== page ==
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South Sudan launches UN climate change framework

JUBA (Xinhua) -- South Sudan on Wednesday launched 28 projects under the National Adaptation Programs of Action (NAPAs), making Juba eligible to acquire funding of up to 50 million U.S. dollars for implementation of programs seeking to address climate change.

Joseph Bartel, Undersecretary in the Ministry of Environment and Forestry, said the government has indentified five projects toward developing environmentally friendly agriculture, early warning system, wetland protection, renewable energy and mainstreaming environmental policies and laws.

Bartel urged the government to enact legislations that can protect the environment by ensuring increased funding to environmental conservation efforts and enforce stringent punishment and also ensure that increased funding to the 28 projects listed in the NAPAs.

“Once we get the environmental law, we are going to go after anybody including the oil industry that is currently not being monitored,” he said.

NAPA is an initiative of the UN framework convention on climate change (UNFCC) that provides a process for Least Developed Countries (LDCs) to identify priority activities that respond to their urgent and immediate needs to adapt to climate change. So far 51 countries have responded to it.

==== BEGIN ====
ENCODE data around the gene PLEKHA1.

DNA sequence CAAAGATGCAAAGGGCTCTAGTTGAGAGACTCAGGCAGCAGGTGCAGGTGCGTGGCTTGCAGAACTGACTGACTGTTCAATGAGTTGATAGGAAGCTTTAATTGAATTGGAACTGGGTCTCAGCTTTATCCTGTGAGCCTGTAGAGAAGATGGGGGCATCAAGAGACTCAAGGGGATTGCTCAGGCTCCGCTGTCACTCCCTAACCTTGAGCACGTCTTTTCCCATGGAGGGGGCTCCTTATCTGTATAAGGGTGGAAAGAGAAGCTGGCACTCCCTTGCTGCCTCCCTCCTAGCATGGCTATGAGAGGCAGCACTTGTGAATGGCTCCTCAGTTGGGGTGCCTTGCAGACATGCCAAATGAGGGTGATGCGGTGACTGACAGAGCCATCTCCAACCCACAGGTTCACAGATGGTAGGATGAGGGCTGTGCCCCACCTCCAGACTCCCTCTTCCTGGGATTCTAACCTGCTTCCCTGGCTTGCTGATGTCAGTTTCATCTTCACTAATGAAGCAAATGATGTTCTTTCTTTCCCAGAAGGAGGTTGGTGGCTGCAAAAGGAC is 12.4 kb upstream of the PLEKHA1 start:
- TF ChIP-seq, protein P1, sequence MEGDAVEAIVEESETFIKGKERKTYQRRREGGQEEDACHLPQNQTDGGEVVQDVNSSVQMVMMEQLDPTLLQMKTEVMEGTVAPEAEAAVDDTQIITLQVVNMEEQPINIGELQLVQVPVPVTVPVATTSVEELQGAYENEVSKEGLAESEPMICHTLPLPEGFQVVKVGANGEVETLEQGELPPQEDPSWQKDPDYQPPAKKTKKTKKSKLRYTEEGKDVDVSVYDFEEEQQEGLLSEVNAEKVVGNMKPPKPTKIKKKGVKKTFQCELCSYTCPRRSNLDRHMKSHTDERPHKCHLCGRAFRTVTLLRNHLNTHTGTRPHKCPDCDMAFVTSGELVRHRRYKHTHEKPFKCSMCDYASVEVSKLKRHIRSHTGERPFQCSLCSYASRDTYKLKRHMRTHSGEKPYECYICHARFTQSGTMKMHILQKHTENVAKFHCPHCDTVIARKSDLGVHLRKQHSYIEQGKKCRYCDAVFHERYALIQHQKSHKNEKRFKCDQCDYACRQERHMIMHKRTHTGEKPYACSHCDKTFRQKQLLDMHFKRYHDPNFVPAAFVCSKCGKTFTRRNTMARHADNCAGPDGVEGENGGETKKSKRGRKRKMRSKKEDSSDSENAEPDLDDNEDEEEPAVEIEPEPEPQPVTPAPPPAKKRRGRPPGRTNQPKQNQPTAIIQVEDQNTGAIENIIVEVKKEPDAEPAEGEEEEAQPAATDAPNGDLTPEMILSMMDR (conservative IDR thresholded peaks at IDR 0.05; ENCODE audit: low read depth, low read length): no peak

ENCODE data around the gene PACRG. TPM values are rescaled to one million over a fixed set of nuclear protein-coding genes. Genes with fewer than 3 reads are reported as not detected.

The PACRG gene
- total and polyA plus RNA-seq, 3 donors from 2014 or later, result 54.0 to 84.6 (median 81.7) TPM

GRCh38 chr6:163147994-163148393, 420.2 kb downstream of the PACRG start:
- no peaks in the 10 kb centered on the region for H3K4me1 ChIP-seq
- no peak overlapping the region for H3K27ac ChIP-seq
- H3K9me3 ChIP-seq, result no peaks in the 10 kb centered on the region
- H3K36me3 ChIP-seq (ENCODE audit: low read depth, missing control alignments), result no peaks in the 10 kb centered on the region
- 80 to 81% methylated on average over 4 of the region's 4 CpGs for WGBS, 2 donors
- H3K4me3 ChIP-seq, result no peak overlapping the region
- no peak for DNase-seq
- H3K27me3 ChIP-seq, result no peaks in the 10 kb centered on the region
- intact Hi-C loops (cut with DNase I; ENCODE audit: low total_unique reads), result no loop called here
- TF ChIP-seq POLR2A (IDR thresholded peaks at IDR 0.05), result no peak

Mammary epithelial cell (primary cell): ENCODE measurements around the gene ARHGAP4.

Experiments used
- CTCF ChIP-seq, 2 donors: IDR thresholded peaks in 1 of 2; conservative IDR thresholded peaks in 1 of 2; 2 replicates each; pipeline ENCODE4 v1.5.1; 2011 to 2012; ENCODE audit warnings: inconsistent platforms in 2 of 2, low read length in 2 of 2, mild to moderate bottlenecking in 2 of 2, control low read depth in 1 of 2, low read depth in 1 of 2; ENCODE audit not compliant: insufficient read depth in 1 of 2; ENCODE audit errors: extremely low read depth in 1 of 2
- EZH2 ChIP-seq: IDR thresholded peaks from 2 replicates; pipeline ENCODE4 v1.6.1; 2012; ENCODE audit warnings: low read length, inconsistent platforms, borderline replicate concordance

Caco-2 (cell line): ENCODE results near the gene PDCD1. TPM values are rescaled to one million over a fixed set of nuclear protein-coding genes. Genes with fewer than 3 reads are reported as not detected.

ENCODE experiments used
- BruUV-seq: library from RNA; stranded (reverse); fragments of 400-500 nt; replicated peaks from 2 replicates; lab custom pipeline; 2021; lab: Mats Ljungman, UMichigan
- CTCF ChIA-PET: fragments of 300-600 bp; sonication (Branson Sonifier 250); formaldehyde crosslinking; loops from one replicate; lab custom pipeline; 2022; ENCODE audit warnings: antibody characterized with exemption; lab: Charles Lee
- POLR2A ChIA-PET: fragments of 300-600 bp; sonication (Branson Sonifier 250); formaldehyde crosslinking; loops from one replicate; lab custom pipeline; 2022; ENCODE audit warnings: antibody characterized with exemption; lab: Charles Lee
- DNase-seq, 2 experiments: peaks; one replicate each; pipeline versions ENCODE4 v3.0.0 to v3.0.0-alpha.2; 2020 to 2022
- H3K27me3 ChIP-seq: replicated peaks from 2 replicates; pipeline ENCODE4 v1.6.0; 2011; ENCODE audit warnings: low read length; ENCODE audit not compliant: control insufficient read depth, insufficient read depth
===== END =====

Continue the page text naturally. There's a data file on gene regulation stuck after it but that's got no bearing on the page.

Environment Minister Josephine Naphon said NAPAs would help guide the country to stop over-reliance on thermal energy and shift to renewable energy by 2020.

Asrad Khan, UN Environment Program (UNEP) South Sudan Program Manager, said South Sudan remains one of the countries in the world with the highest deforestation rates, which has made it prone to disasters such as drought and flooding that have severely devastated crop and livestock production in the eastern and northern parts.

He said implementation of NAPAs would strengthen efforts to combat negative effects of climate change on livelihoods and boost food security.

“Climate change has no boundaries. So you it is very important for a country like south Sudan which is prone to disasters to adapt the NAPA to ensure that we use the natural resources wisely and start to take action now,” Khan said.

South Sudan is prone to recurrent floods every year in the rainy season—May to October—which threatens the lives and livelihoods of the local population and their communities, according to the United Nations Education, Scientific and Cultural Origination (UNESCO).

The agency said destruction of homes, schools, crops and agricultural lands lead to a loss in potential income, food insecurity, disrupted educational opportunities and delayed delivery of basic services in South Sudan.

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